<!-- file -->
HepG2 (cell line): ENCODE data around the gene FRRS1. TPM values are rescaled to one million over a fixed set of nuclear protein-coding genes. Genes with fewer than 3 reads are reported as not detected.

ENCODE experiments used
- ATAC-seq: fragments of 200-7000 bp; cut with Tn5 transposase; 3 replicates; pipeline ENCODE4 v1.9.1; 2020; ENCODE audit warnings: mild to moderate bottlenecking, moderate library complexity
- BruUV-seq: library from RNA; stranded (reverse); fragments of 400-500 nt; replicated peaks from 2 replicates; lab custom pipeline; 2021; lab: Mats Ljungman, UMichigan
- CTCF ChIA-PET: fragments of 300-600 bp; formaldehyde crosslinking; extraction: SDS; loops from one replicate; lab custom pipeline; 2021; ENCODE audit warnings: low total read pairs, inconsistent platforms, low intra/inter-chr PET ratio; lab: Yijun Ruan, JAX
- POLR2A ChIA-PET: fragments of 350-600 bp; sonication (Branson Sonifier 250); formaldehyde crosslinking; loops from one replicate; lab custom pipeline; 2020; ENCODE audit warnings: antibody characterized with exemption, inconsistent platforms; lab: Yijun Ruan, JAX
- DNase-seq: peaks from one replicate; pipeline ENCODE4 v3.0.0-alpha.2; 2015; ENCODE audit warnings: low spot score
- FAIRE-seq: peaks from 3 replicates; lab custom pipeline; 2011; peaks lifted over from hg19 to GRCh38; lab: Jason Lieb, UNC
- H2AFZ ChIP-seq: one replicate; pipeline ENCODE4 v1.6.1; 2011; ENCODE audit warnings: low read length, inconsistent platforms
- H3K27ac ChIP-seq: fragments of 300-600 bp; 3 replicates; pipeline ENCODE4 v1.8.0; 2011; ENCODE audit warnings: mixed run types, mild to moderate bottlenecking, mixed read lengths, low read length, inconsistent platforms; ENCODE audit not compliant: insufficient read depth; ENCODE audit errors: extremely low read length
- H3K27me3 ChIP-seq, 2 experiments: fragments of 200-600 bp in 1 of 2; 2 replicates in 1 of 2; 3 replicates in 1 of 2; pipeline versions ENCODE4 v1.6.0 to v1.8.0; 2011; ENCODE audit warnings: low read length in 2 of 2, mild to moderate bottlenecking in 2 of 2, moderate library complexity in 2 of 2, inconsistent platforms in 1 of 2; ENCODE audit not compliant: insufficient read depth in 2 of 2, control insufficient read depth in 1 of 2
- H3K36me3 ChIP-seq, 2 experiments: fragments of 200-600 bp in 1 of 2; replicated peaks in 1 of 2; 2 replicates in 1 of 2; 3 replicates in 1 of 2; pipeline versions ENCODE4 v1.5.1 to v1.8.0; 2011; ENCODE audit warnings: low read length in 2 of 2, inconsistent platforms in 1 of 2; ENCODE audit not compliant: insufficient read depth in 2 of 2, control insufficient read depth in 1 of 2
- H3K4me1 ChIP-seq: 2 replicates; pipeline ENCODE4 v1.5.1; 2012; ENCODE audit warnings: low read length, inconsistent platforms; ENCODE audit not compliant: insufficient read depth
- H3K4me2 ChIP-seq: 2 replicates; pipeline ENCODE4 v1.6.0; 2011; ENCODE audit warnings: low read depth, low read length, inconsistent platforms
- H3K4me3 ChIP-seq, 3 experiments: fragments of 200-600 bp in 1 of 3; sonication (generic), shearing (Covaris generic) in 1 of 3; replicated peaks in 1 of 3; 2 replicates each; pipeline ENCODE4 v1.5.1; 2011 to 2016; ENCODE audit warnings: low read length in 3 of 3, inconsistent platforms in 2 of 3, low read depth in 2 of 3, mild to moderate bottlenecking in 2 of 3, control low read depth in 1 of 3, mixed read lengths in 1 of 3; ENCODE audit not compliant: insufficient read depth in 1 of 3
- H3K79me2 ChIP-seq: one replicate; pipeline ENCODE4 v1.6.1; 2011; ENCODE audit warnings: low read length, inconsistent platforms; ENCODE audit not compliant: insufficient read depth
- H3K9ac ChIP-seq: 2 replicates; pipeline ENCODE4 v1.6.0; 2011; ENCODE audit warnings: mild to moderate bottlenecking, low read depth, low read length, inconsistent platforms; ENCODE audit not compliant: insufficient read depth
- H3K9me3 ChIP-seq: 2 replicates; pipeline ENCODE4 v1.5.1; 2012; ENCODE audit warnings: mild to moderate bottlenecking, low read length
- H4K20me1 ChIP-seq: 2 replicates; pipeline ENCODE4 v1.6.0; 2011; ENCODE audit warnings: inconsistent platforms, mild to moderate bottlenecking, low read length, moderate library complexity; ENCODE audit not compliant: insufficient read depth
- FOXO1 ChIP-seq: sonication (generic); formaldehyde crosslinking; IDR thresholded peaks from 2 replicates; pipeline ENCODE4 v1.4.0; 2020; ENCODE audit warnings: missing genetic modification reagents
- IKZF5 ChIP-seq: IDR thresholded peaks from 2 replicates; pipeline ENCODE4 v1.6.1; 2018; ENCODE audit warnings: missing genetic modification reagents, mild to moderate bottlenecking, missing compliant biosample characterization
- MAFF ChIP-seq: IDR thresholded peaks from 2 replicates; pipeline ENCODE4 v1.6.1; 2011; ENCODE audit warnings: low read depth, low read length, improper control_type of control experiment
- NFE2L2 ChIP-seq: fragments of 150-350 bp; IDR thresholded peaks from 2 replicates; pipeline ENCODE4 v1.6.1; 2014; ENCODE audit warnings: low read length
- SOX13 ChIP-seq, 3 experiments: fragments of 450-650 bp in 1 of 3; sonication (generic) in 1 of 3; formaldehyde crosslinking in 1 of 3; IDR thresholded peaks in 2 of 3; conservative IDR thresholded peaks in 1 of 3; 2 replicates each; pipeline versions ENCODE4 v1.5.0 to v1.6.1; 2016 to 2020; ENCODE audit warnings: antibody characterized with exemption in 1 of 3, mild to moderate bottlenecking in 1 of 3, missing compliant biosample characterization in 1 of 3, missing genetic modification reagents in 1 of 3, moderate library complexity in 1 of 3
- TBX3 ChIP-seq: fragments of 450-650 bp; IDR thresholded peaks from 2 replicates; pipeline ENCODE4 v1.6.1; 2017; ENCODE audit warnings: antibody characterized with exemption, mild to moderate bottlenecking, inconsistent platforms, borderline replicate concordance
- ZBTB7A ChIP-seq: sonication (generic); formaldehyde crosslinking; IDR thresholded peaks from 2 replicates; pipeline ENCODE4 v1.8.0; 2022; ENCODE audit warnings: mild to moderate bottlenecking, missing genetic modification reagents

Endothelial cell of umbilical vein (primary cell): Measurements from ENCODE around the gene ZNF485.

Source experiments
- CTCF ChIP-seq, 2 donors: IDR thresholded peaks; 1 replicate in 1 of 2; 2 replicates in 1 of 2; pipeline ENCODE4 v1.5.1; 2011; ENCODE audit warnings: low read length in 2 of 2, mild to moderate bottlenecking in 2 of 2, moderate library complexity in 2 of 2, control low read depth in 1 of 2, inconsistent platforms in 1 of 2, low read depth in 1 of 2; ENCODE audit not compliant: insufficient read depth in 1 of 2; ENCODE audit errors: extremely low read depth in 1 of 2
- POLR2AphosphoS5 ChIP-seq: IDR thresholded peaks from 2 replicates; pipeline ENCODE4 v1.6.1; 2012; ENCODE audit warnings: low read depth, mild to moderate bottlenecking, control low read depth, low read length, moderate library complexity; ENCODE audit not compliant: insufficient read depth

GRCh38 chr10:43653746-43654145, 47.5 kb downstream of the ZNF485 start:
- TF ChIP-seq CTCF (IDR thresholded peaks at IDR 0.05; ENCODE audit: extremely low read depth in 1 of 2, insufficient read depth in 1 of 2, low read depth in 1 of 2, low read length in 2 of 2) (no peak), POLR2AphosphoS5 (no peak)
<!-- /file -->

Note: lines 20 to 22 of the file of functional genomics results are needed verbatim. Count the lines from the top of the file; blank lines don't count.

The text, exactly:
- FOXO1 ChIP-seq: sonication (generic); formaldehyde crosslinking; IDR thresholded peaks from 2 replicates; pipeline ENCODE4 v1.4.0; 2020; ENCODE audit warnings: missing genetic modification reagents
- IKZF5 ChIP-seq: IDR thresholded peaks from 2 replicates; pipeline ENCODE4 v1.6.1; 2018; ENCODE audit warnings: missing genetic modification reagents, mild to moderate bottlenecking, missing compliant biosample characterization
- MAFF ChIP-seq: IDR thresholded peaks from 2 replicates; pipeline ENCODE4 v1.6.1; 2011; ENCODE audit warnings: low read depth, low read length, improper control_type of control experiment